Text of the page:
# Visualisation of the results¶

It is quite often that the user want to visualise the results to gain confidence on the computed free energy. alchemlyb provides various visualisation tools to help user to judge the estimate.

 `plot_mbar_overlap_matrix`(matrix[, …]) Plot the MBAR overlap matrix. `plot_ti_dhdl`(dhdl_data[, labels, colors, …]) Plot the dhdl of TI. `plot_dF_state`(estimators[, labels, colors, …]) Plot the dhdl of TI. `plot_convergence`(forward, forward_error, …) Plot the forward and backward convergence.

## Overlap Matrix of the MBAR¶

The accuracy of the `MBAR` estimator depends on the overlap between different lambda states. The overlap matrix from the `MBAR` estimator could be plotted using `plot_mbar_overlap_matrix()` to check the degree of overlap. It is recommended that there should be at least 0.03 [Klimovich2015] overlap between neighboring states.

```>>> import pandas as pd
>>> from alchemlyb.parsing.gmx import extract_u_nk
>>> from alchemlyb.estimators import MBAR

>>> u_nk_coul = pd.concat([extract_u_nk(xvg, T=300) for xvg in bz['Coulomb']])
>>> mbar_coul = MBAR()
>>> mbar_coul.fit(u_nk_coul)

>>> from alchemlyb.visualisation import plot_mbar_overlap_matrix
>>> ax = plot_mbar_overlap_matrix(mbar_coul.overlap_matrix)
```

Will give a plot looks like this Overlap between the distributions of potential energy differences is essential for accurate free energy calculations and can be quantified by computing the overlap matrix 𝐎. Its elements 𝑂𝑖𝑗 are the probabilities of observing a sample from state i (𝑖 th row) in state j (𝑗 th column).¶

## dhdl Plot of the TI¶

In order for the `TI` estimator to work reliably, the change in the dhdl between lambda state 0 and lambda state 1 should be adequately sampled. The function `plot_ti_dhdl()` can be used to assess the change of the dhdl across the lambda states.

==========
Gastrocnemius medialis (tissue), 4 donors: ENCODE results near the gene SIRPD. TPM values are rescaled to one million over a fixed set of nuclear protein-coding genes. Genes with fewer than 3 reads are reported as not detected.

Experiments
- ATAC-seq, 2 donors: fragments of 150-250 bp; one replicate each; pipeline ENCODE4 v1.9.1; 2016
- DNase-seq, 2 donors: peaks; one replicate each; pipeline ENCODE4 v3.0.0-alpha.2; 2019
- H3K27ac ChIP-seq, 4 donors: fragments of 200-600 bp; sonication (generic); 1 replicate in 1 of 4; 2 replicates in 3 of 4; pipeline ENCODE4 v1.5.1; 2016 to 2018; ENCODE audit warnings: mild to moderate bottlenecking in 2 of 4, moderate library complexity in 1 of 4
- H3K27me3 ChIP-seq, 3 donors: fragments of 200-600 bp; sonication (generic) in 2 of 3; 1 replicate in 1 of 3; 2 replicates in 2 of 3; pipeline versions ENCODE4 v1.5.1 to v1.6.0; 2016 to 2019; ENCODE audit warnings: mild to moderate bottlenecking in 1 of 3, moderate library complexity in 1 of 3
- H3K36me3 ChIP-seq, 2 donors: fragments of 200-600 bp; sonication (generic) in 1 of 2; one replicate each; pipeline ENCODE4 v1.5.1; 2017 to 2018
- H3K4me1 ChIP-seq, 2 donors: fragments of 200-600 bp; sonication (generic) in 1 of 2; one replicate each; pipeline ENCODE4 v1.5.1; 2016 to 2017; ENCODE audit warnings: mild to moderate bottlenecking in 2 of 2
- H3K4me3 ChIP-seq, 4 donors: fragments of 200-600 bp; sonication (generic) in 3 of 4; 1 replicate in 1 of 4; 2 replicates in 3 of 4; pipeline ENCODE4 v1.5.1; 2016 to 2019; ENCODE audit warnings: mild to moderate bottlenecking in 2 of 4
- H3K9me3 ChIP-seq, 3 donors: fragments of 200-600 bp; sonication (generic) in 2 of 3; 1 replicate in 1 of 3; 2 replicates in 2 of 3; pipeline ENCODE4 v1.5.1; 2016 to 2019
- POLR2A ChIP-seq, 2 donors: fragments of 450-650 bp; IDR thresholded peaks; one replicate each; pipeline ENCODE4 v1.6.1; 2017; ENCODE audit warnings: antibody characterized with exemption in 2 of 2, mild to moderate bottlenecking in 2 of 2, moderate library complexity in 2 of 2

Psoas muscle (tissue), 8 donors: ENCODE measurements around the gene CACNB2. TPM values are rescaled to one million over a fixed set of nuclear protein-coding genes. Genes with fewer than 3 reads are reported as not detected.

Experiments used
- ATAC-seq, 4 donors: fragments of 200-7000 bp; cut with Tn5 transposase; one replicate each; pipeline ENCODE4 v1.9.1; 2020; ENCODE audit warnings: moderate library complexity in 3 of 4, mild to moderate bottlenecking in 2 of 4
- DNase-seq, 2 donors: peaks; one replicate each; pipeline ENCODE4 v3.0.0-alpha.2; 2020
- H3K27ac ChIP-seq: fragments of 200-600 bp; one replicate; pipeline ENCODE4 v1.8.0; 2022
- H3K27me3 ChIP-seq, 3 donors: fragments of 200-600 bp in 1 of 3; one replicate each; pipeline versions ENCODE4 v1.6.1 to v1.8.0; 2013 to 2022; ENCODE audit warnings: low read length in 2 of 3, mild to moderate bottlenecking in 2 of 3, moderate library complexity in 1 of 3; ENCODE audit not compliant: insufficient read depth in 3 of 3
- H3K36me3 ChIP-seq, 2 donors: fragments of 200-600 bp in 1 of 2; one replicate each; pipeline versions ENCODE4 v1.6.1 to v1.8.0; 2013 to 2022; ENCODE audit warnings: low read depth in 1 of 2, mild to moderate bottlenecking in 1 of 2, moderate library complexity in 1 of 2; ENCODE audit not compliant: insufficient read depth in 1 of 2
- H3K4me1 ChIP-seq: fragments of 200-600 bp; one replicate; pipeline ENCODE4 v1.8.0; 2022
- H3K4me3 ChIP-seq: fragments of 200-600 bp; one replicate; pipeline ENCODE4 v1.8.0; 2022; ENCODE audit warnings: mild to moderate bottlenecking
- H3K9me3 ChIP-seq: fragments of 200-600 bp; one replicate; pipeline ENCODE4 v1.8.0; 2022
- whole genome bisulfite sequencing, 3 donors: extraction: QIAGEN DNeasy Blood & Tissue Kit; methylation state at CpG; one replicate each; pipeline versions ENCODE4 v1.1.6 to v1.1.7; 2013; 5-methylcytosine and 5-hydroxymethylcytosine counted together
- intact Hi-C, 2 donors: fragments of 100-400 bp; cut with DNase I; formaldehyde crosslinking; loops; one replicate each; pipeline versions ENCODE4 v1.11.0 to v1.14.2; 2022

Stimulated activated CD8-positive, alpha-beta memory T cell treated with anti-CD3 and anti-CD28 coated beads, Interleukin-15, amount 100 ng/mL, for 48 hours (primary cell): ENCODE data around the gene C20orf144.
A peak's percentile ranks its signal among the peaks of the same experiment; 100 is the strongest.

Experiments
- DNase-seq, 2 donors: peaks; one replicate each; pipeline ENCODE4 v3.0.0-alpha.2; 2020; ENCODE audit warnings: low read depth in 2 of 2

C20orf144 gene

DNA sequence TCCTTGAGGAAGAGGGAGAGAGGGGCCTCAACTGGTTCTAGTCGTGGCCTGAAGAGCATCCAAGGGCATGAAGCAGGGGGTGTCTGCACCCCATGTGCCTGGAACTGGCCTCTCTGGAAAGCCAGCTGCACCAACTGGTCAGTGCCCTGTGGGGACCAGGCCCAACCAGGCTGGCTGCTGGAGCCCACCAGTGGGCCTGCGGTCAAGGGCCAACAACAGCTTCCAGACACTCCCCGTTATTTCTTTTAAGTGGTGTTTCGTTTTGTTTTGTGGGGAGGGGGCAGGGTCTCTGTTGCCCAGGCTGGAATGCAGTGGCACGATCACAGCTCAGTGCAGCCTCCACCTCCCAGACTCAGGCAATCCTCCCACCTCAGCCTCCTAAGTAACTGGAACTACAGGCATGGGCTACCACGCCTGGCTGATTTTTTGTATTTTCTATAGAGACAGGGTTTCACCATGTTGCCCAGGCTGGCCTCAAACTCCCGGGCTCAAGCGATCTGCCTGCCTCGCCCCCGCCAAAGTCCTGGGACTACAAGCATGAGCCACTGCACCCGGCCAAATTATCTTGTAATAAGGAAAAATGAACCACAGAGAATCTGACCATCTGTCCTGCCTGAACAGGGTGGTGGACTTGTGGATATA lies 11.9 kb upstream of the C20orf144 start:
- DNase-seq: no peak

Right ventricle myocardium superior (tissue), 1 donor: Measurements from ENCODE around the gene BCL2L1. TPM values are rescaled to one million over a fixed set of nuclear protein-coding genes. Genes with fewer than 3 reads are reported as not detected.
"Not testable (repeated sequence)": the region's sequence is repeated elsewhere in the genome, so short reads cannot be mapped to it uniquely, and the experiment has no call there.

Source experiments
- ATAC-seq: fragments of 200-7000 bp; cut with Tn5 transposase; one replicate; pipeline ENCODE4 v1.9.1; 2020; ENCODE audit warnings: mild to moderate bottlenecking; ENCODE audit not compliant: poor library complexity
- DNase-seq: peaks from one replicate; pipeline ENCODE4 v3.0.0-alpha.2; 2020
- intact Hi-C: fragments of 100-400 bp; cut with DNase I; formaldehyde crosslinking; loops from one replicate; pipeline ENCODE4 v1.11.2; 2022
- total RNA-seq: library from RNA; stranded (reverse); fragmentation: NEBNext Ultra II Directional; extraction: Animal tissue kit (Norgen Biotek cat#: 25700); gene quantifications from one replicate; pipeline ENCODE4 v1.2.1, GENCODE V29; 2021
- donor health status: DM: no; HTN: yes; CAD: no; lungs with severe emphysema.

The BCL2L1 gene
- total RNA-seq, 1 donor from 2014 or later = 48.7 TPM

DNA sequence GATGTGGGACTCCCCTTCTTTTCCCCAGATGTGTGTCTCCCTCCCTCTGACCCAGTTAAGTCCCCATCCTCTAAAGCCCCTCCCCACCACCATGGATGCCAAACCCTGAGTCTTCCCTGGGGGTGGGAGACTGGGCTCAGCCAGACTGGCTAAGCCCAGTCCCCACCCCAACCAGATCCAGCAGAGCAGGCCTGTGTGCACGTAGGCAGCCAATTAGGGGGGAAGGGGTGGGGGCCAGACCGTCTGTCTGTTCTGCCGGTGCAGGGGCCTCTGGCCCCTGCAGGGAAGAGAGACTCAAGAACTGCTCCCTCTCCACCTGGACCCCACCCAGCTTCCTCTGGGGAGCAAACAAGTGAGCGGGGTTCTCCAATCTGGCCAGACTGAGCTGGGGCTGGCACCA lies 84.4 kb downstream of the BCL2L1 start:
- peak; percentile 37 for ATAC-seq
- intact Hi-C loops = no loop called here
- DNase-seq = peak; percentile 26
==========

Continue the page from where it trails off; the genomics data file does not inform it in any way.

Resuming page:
More than one `TI` estimators can be plotted together as well.

```>>> import pandas as pd
>>> from alchemlyb.parsing.gmx import extract_dHdl
>>> from alchemlyb.estimators import TI

>>> dHdl_coul = pd.concat([extract_dHdl(xvg, T=300) for xvg in bz['Coulomb']])
>>> ti_coul = TI().fit(dHdl_coul)
>>> dHdl_vdw = pd.concat([extract_dHdl(xvg, T=300) for xvg in bz['VDW']])
>>> ti_vdw = TI().fit(dHdl_vdw)

>>> from alchemlyb.visualisation import plot_ti_dhdl
>>> ax = plot_ti_dhdl([ti_coul, ti_vdw], labels=['Coul', 'VDW'], colors=['r', 'g'])
>>> ax.figure.savefig('dhdl_TI.pdf')
```

Will give a plot looks like this A plot of ⟨∂𝑈/∂𝜆⟩ versus 𝜆 for thermodynamic integration, with filled areas indicating free energy estimates from the trapezoid rule. Different 𝛥𝐺 components are shown in distinct colors: in red is the electrostatic 𝛥𝐺 component (𝜆 indices 0–4), while in green is the van der Waals 𝛥𝐺 component (𝜆 indices 5–19). Color intensity alternates with increasing 𝜆 index.¶

## dF States Plots between Different estimators¶

Another way of assessing the quality of free energy estimate would be comparing the free energy difference between adjacent lambda states (dF) using different estimators [Klimovich2015]. The function `plot_dF_state()` can be used, for example, to compare the dF of both Coulombic and VDW transformations using `TI`, `BAR` and `MBAR` estimators.